Report: Breach Hit 25,000 Govt. WorkersBackground Check Firm Breach Exposed U.S. Agency Staff Info
Personal data of 25,000 government employees was likely compromised in the cyber-attack against U.S. Investigations Services, which conducts background checks for the Department of Homeland Security and other agencies, Reuters reports.
Two government officials familiar with the investigation told Reuters the data breach exposed personal information of workers at DHS headquarters as well as its U.S. Immigration and Customs Enforcement and U.S. Customs and Border Protections units. Some of those affected are undercover investigators, according to the news report.
In early August, USIS said it identified a cyber-attack on its corporate network. "Experts who have reviewed the facts gathered to date believe it has all the markings of a state-sponsored attack," the company said (see: Background Check Firm Hit by Breach). But USIS did not state how many government workers were affected.
In an updated statement on its website, USIS says it continues to work closely with federal law enforcement authorities and an independent computer forensics investigations firm on the investigation. "In the event we determine that an individual's personally identifiable information was accessed by the attacker, USIS will notify that individual directly and offer that person credit monitoring, identity protection and other support services," the firm says.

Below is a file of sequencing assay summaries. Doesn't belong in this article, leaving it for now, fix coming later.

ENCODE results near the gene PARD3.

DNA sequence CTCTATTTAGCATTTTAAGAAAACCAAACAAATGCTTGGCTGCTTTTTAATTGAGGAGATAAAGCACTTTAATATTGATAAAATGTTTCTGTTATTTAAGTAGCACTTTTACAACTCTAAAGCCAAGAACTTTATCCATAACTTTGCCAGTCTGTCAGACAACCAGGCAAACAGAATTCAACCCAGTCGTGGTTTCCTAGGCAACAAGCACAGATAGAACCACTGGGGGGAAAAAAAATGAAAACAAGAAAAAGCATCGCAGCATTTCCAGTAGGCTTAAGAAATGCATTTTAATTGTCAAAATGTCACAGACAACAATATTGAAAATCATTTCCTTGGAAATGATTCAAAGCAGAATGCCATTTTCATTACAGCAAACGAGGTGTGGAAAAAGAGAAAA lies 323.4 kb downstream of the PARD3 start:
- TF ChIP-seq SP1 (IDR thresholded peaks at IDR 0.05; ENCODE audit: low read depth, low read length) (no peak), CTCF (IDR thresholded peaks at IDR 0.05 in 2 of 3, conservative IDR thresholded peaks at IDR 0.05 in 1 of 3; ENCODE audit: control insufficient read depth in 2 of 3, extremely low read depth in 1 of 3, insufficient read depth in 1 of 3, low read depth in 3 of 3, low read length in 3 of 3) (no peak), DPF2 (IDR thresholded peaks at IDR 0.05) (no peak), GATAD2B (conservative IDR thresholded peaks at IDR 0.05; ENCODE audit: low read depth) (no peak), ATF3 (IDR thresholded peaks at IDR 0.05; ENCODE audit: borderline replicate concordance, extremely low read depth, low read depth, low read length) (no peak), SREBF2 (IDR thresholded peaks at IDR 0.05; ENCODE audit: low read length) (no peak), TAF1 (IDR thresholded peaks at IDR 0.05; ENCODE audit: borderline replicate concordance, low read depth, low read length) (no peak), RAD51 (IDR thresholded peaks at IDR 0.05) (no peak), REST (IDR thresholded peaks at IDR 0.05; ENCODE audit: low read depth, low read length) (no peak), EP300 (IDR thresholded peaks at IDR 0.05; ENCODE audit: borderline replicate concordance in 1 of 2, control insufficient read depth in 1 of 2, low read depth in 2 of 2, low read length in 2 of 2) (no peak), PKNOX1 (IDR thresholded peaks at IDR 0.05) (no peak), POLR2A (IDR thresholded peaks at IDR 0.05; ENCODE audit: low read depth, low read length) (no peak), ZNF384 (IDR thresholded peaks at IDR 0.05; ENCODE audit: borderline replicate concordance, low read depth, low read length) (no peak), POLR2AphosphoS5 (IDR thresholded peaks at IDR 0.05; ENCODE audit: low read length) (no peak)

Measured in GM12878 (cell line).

DHS did not immediately respond to a request for additional information. USIS declined to comment on the investigation.
More Notifications to Come?
One DHS official told Reuters that the agency had identified 25,000 employees whose information it believed to have been exposed in the breach. "More could be notified in coming weeks as we learn more about the breach," the official told the news outlet.
Some affected individuals already received notification letters from USIS, stating that the compromised information includes Social Security numbers, education and criminal history, and birth dates, along with information about spouses, other relatives and friends, including their names and addresses, Reuters reports.
The Office of Personnel Management is working closely with US-CERT and the Federal Bureau of Investigation to determine the impact of the breach to OPM and its agency partners. "Out of abundance of caution, we are temporarily ceasing field investigative work with USIS," Jackie Koszczuk, communications director at OPM, told Information Security Media Group Aug. 7. "This pause will give USIS time to work with US-CERT and OPM to take the necessary steps to protect its systems."